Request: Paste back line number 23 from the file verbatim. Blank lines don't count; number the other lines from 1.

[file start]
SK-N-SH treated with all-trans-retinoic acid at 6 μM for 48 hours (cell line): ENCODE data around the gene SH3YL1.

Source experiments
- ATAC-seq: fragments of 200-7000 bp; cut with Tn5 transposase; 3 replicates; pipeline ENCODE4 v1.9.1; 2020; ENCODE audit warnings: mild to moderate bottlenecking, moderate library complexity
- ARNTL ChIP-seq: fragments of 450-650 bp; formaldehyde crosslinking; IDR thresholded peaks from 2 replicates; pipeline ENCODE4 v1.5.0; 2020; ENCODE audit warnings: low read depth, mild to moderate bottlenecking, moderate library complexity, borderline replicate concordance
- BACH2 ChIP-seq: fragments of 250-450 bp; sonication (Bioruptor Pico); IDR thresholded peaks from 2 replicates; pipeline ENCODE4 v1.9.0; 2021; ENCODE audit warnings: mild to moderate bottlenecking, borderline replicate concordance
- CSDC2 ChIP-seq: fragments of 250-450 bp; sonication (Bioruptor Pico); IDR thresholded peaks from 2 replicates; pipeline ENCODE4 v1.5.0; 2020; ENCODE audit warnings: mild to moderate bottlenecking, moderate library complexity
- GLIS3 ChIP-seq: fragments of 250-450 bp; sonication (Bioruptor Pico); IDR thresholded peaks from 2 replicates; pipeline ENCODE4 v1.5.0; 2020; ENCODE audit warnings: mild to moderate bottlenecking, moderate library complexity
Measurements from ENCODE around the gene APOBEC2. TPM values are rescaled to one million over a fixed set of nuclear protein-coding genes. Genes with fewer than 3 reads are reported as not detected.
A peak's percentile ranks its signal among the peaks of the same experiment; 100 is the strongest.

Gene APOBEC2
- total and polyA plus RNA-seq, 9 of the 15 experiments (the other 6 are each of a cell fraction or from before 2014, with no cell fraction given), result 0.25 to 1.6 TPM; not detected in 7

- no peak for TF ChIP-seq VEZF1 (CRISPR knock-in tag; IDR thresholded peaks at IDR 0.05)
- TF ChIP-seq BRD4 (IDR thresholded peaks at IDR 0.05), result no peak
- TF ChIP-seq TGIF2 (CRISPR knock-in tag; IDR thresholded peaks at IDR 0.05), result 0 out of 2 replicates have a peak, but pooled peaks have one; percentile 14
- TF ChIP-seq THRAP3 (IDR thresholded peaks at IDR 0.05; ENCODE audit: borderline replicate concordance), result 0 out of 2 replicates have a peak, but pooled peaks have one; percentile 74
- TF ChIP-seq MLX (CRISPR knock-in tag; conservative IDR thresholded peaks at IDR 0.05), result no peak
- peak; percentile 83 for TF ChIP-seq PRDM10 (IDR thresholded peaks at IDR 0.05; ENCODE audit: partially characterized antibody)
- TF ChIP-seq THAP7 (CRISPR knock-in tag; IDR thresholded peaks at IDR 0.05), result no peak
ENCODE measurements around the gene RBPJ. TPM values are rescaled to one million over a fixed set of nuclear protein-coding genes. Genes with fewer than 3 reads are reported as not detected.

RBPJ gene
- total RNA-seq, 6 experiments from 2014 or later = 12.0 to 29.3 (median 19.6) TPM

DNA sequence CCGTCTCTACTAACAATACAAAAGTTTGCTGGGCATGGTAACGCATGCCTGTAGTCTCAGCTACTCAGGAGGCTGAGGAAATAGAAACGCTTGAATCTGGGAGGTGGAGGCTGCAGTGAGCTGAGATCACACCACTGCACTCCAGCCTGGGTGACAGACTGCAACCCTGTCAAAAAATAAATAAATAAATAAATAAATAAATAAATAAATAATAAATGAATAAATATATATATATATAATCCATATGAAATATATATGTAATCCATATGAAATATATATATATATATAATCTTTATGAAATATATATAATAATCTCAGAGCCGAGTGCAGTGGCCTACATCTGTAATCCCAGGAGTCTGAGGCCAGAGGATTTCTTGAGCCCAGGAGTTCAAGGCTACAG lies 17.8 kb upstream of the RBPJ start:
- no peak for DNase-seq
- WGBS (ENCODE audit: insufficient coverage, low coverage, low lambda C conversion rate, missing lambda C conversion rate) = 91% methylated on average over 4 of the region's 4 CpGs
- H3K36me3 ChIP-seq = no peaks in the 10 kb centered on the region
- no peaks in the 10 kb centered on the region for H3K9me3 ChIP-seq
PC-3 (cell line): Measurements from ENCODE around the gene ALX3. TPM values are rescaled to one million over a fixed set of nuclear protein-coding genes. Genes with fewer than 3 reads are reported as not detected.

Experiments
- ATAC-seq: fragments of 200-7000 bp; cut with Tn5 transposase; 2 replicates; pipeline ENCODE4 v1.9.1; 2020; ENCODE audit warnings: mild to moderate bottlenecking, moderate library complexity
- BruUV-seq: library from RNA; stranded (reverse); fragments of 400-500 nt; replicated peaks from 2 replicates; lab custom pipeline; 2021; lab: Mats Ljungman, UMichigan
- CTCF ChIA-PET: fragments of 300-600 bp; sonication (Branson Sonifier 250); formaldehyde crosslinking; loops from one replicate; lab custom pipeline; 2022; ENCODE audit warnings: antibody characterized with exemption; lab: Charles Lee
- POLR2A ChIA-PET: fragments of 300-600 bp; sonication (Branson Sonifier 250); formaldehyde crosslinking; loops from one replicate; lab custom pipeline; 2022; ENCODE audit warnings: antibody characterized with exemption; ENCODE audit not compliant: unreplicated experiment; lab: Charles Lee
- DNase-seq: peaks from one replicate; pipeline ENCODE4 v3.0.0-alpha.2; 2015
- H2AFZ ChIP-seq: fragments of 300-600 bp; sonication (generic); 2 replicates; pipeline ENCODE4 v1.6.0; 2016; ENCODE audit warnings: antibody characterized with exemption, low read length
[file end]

- no peak for DNase-seq